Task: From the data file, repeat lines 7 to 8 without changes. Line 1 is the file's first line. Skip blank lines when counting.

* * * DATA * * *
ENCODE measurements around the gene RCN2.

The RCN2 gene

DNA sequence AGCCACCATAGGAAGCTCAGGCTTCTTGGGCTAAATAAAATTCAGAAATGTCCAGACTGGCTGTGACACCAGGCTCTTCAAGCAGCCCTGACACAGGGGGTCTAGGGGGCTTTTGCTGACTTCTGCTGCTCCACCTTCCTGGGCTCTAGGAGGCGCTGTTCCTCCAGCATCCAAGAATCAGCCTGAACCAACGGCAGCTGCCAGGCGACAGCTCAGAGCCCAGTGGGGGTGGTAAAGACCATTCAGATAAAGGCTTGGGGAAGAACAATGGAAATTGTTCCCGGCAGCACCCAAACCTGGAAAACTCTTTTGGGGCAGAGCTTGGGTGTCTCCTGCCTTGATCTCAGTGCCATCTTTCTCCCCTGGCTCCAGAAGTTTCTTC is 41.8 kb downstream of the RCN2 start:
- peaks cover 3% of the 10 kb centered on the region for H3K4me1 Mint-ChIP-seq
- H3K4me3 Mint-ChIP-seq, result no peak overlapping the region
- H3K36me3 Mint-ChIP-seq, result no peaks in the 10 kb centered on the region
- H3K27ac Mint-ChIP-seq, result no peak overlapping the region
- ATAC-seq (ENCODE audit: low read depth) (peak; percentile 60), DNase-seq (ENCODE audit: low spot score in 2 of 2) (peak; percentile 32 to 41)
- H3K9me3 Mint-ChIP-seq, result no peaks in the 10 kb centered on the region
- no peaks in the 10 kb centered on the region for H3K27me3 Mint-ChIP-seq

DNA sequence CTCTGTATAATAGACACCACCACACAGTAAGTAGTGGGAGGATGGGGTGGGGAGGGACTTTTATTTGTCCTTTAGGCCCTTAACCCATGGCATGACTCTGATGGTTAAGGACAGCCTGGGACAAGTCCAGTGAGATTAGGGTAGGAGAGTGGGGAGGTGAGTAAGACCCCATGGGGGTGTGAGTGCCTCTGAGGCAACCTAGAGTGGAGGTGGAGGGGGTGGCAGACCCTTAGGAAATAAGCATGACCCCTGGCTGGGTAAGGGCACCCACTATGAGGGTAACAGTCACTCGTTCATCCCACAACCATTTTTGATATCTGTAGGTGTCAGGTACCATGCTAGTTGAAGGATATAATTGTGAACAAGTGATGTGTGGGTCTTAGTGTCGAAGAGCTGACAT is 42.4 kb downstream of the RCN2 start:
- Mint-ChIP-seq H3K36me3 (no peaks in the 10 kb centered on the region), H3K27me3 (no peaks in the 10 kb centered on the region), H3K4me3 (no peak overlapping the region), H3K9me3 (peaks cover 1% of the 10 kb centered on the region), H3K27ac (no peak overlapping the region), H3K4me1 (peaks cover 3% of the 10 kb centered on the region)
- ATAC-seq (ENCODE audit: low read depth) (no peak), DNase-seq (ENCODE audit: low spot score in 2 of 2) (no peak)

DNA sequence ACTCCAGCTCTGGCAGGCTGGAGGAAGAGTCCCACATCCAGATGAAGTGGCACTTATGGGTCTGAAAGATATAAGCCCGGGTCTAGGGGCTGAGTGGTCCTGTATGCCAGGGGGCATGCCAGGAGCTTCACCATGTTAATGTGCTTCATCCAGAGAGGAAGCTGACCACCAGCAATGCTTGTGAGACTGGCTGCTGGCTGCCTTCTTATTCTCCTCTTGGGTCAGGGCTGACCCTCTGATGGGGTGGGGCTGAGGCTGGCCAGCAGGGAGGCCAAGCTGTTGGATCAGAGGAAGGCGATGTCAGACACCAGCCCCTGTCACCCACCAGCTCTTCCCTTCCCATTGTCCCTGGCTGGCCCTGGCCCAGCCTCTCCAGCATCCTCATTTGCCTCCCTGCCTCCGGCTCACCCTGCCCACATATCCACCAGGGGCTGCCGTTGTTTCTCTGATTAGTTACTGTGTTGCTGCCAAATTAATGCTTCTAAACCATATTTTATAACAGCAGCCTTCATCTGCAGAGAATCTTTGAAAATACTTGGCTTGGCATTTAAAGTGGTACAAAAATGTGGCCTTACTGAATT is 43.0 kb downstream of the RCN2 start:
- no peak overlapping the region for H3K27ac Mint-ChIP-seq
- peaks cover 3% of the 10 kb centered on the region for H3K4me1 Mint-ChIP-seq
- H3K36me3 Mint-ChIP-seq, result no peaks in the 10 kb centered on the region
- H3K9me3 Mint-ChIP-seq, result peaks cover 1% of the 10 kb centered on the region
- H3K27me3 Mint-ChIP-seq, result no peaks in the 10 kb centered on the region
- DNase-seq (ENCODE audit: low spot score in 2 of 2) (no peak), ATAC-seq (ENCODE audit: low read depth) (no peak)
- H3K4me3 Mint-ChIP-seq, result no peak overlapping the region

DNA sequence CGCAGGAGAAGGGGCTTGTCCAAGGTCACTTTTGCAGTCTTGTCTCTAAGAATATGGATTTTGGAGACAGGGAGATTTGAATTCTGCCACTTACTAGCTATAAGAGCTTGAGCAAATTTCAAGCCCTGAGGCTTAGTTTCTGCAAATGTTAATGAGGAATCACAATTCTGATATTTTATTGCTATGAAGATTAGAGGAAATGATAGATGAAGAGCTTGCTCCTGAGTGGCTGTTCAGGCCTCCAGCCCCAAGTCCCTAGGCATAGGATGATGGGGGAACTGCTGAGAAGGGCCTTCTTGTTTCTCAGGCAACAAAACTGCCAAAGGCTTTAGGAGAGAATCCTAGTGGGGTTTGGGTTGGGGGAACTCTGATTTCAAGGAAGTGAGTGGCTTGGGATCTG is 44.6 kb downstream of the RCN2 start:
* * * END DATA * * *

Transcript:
- H3K27ac Mint-ChIP-seq, result no peak overlapping the region
- ATAC-seq (ENCODE audit: low read depth) (peak; percentile 60), DNase-seq (ENCODE audit: low spot score in 2 of 2) (peak; percentile 32 to 41)